(NEW YORK) — A group of at least 10 U.S. senators wants to know whether the government has any more information about a security breach that led to a six-month shutdown of the Iraqi refugee program five years ago, and whether the United States has information on any other suspected terrorists who might have used the refugee program to enter the United States.
The discovery in 2009 of two al Qaeda-Iraq terrorists living as refugees in Bowling Green, Kentucky — who later admitted in court that they’d attacked U.S. soldiers in Iraq — prompted the FBI to investigate thousands of improvised explosive devices in its archives to see whether fingerprints on the bombs could be traced to other suspected terrorists in the United States.
The director of the FBI’s Terrorist Explosive Device Analytical Center said at the time it was conducting “dozens” of such investigations.
The revelations were first made public during a 2013 ABC News investigation of the refugee program.
And in 2011, two years after revelations about the security breached surfaced, the State Department suspended the Iraqi refugee program altogether for six months. But the Obama administration did not tell Congress about that suspension at the time.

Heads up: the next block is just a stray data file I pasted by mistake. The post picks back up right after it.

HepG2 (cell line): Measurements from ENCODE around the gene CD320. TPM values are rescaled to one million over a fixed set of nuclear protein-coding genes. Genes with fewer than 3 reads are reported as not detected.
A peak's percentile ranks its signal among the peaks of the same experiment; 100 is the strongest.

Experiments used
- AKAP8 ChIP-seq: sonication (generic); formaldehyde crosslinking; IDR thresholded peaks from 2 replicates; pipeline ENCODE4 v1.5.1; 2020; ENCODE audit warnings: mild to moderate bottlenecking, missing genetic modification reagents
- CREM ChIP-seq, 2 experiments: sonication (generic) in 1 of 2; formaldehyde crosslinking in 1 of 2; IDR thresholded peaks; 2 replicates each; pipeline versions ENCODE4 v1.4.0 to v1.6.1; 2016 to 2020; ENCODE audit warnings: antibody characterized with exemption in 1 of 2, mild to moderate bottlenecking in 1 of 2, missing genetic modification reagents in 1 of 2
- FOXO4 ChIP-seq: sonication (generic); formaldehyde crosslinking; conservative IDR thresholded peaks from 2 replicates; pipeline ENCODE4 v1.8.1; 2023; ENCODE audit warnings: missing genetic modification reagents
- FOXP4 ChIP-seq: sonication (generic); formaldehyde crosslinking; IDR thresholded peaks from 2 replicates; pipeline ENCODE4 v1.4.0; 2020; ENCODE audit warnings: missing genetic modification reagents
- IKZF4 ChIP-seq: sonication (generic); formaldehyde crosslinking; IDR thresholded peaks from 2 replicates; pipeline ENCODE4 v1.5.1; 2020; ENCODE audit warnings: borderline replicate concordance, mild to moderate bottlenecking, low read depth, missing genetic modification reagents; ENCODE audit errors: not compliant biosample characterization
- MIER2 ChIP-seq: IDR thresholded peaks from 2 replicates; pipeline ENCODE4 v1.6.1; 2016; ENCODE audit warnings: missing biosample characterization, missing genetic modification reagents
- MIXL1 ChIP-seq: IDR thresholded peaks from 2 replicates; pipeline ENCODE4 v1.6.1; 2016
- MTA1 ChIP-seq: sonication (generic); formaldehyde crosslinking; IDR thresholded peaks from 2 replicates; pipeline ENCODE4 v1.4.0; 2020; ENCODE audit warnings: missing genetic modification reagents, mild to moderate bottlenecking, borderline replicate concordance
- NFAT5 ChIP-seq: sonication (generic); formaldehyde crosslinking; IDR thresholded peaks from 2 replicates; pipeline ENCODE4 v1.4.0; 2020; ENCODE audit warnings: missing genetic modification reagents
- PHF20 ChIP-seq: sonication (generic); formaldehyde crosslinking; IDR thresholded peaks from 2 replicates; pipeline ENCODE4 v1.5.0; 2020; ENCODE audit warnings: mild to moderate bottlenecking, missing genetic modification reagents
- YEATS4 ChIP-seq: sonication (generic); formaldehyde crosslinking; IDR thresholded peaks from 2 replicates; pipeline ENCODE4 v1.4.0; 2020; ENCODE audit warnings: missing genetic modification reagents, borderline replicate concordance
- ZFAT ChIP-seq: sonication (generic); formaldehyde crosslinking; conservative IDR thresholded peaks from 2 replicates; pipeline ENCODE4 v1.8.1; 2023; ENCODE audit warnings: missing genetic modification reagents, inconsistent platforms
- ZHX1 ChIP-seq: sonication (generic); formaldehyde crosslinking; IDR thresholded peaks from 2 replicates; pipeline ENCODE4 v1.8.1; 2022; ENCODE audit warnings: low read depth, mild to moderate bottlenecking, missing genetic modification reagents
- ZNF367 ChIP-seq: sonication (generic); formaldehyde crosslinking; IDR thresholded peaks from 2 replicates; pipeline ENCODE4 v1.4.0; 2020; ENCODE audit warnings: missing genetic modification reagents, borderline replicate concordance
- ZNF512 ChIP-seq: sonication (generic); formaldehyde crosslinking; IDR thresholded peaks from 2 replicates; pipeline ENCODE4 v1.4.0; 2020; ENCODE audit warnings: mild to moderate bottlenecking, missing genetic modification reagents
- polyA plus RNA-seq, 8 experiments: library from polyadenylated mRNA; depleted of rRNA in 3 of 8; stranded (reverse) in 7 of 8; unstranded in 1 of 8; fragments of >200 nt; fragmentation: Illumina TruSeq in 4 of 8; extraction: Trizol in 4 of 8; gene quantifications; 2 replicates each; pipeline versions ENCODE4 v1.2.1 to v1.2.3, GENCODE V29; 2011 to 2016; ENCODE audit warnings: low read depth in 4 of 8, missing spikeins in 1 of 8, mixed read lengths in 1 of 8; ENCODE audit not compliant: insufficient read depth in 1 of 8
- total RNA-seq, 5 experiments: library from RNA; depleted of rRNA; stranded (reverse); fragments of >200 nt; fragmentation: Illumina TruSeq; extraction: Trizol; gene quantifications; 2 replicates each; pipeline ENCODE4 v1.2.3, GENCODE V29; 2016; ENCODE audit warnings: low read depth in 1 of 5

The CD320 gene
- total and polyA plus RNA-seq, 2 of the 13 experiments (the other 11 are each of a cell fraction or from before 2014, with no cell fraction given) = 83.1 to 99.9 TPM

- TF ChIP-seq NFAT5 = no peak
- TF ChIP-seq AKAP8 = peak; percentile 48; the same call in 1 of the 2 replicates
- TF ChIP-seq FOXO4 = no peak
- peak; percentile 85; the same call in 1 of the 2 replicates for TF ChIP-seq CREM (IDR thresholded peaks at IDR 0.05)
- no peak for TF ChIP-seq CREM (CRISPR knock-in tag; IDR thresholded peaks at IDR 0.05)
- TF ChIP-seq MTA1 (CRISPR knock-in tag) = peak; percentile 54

Now, a growing list of senators – all Republicans at the moment – want to know whether there are other former or current known terrorists in the United States whom the government might have become aware of as a result of the investigations that began in 2009.
“Our law enforcement and intelligence communities deserve great praise for stopping these terrorists from killing more Americans,” the senators write in a letter addressed to Secretary of State John Kerry and FBI Director James Comey, an early version of which was obtained by ABC News.
“Yet the terrorists should have never been given the chance.”
The U.N. High Commissioner for Refugees randomly resettled the two men in the United States, coordinating with the State Department and the DHS’ Citizen and Immigration Services bureau. A Kentucky branch of Catholic Charities also helped with the vetting of the two men, one of whom was sentenced to life in prison while the other got 40 years.
The ABC News report about the Iraqi refugee program has renewed resonance now as members of Congress debate whether and how to curtail the refugee program for individuals fleeing ISIS and the civil war in Syria. The Obama administration announced this year that it would accept 10,000 Syrian refugees.
According to the letter draft, the GOP senators, including Mark Kirk of Illinois, John Cornyn of Texas and David Vitter of Louisiana, are asking about the status of other possible terrorists in the United States and whether the incident led to any recommendations regarding the refugee program, as well as the findings from the FBI investigation on the other “dozens” of suspected terrorists.
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